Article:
Warren Buffett and Bill Gates are among the richest men on Earth. They currently hold third and second place respectively, first place being held by Mexican businessman Carlos Slim.
Warren Buffett is the notoriously frugal head of investment company Berkshire Hathaway which has an annual turnover of $112.5 billion US. He owns massive amounts of shares in many well-known brands and companies including Coca-Cola, American Express, Fruit of the Loom, GEICO (US car insurance company), and loads more. He is well known for the small scale, basic nature of his operation. His company offices are small with a minimal staff. Apart from a private jet he lives a fairly simple life, frequenting a local family steak restaurant; his private office doesn’t even have a computer, just box files and filing cabinets. The Berkshire Hathaway website is basic beyond belief.
His riches are not built on clever inventions or financial trickery, but simply on an ability to spot when shares are priced below their potential value. His life is truly a lesson in honesty and traditionalism, for the young cocaine fuelled “buy, sell, sell, buy” twats currently destroying our economy. In Fortune magazine recently he wrote about the lucky combinations that brought about his success.
My wealth has come from a combination of living in America, some lucky genes, and compound interest. Both my children and I won what I call the ovarian lottery. (For starters, the odds against my 1930 birth taking place in the U.S. were at least 30 to 1. My being male and white also removed huge obstacles that a majority of Americans then faced.)
Bill Gates, America’s most recognisable billionaire, is founder and chairman of Microsoft. Thank you Bill for Office and the X-box. Despite accusations of being anti-competition and occasional problems with crappy software, Microsoft continues to be successful by releasing decent, recognisable and easy to use products. Windows changed the world, by making computers easy to use for everyone. Gates is a hero (or an object of jealousy) to geeks everywhere with desires to take over the world.
Bill and his wife Melinda are well known for their philanthropy. Together they founded the creatively-named Bill & Melinda Gates Foundation. Along with Warren Buffett they are using their vast wealth for good.
Now I have no pretence to understanding the minds and motivations of multi-billionaires. I don’t know if they became so rich through talent, luck, OCD or ruthless psychopathic greed. I don’t know if they have ulterior motives for public charity work. But I do know that the Foundation operates openly, and that individuals and organisations should be judged by their actions, and as a result it is my opinion that they are good, positively motivated people.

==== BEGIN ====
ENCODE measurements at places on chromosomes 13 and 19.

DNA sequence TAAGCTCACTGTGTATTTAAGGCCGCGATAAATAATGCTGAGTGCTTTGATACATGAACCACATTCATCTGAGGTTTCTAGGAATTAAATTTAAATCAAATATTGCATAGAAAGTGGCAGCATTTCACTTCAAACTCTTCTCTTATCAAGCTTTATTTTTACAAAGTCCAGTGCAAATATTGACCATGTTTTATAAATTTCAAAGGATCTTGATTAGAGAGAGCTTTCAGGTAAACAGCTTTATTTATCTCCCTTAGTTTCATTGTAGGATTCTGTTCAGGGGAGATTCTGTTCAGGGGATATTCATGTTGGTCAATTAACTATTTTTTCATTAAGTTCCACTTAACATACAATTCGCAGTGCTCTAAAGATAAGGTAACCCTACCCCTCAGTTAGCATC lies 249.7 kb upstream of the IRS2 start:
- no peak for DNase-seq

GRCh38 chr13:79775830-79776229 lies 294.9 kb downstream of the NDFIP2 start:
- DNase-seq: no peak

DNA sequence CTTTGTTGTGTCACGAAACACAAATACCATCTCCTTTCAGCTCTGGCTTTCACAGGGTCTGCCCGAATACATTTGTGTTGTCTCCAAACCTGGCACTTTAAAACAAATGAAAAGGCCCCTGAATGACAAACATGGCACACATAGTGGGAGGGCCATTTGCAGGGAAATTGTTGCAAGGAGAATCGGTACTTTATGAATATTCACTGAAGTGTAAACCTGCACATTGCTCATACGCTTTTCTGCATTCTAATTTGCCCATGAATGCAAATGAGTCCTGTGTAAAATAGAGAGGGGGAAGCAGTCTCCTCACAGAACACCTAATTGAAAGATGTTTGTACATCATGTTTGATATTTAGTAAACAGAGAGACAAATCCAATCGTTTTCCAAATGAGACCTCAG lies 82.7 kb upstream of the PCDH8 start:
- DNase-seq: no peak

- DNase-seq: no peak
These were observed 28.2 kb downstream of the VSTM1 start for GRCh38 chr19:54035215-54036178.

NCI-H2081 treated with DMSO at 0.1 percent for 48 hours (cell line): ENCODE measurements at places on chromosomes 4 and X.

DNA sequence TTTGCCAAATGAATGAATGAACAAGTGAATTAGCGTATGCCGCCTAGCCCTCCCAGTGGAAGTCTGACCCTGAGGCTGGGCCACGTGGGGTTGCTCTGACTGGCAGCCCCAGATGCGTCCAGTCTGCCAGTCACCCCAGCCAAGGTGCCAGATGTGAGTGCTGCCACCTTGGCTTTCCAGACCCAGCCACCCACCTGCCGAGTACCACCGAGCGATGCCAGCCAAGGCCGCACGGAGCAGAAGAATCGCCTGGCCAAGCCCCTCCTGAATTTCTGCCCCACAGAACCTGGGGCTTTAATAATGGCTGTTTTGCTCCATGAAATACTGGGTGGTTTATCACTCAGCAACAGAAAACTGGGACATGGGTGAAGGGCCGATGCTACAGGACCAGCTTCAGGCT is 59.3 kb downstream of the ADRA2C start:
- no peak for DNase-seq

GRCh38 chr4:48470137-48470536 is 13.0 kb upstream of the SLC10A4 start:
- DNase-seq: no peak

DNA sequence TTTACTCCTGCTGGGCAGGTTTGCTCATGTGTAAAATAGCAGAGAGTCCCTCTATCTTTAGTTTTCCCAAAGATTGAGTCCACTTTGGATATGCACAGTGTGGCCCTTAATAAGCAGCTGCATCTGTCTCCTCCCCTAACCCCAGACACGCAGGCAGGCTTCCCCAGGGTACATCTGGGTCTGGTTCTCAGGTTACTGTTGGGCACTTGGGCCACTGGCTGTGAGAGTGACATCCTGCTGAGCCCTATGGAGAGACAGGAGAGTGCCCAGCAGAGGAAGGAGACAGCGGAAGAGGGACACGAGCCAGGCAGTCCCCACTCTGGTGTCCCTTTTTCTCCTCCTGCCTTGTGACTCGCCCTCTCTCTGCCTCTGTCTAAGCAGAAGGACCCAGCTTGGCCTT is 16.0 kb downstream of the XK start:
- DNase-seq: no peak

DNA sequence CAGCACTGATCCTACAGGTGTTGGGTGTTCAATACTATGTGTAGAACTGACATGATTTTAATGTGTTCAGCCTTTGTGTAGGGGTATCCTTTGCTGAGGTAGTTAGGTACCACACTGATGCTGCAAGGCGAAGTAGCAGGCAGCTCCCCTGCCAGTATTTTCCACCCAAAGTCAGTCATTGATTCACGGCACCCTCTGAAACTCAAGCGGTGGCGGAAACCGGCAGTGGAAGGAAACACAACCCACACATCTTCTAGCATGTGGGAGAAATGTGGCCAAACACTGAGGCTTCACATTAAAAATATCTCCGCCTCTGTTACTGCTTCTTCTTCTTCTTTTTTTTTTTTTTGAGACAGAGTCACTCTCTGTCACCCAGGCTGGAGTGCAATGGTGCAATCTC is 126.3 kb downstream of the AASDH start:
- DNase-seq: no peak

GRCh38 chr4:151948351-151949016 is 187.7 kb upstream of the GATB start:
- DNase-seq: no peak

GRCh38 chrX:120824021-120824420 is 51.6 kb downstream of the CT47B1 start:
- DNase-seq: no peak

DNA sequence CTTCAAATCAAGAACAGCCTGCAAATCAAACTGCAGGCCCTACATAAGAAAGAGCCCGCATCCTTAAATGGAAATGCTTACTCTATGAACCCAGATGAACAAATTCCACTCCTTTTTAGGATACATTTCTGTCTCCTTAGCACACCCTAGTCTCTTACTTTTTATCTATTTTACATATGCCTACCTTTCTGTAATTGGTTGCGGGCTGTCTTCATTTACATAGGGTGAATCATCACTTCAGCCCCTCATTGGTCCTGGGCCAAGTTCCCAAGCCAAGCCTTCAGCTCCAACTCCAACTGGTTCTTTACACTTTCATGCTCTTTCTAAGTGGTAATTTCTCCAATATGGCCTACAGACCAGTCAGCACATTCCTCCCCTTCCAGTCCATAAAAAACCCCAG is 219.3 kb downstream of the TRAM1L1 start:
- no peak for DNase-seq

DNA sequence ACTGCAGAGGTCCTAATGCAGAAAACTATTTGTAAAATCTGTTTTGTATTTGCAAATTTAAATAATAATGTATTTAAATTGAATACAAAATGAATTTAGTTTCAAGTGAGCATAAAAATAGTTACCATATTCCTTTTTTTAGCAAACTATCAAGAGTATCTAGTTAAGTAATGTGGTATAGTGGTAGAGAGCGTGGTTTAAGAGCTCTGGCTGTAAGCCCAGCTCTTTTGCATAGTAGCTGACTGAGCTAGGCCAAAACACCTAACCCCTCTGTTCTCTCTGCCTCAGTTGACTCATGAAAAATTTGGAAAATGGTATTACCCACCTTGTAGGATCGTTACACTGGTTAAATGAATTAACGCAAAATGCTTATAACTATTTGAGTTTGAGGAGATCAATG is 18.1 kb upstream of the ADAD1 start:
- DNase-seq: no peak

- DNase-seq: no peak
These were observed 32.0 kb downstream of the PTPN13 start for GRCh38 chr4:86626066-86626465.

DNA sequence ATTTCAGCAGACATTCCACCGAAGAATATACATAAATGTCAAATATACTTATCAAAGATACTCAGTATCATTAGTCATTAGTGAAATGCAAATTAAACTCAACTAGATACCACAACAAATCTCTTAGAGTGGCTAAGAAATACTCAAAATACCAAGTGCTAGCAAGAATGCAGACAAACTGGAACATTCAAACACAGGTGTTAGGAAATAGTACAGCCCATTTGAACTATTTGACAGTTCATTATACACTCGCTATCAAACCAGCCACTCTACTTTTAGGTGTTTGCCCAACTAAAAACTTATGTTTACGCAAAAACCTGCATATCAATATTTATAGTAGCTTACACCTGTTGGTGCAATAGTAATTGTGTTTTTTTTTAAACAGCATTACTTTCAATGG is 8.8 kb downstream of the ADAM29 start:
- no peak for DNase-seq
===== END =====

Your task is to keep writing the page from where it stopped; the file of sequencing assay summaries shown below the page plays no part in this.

I do not buy into the very British automatic hatred for anyone successful or rich. And I definitely don’t agree with the principals of Communism; people should be financially rewarded for their own effort and good fortune. Buffett and the Gates’ have been rewarded more than most people could even dream of. How would I cope with that much money? I literally have no idea. I don’t know if I would even recognisably be the same person. I like to think I would lead a fulfilling charitable life, without a wasted moment, but equally it might tip me over into drunken insanity and wild uncontrollable spending.
The Gates Foundation is dedicated to helping combat poverty, ignorance and disease across the world. They aim to make vaccination available to everyone, including the eradication of polio. They fund research into curing HIV. The list goes on and on.
Unlike that twat Bono, Warren Buffett and Bill Gates seem to be prepared to put their money where their mouths are. Not happy with asking us for money, while sitting on their own private fortunes, they are pledging massive amounts of their own wealth to charity. Buffett has pledge to give 5% of Berkshire Hathaway shares to the foundation every year, totalling $30 billion. Overall he is gradually giving away 99% of his fortune to various charitable foundations, and claims this will not affect his personal spending habits. The Gates give loads of time and money to the foundation, but even more amazing is the amount of money they have raised. Their efforts have convinced 40 American billionaires to pledge at least 50% of their wealth totalling more than $125 billion. And this from a country that notoriously hates the idea of redistribution of wealth. The aim is to get all 400 names listed on the Forbes rich list to give half of their money. This would amount to $600 billion. Read more about the $600 billion challenge here.
Hopefully billionaires from around the world will take up the challenge, and hopefully the donations will not come under the control of anyone who will misuse it. Hopefully this is the start of massive improvements in world health and education. Hopefully the money will not be used for religious proselytising. Hopefully if I am ever fortunate to possess riches, I will use them positively. I'd like to be able to give money to Doctors Without Borders (Medicins San Frontieres); hopefully one day I will. Don't forget to donate to The Christie here.
P.S. Happy Birthday Robbie.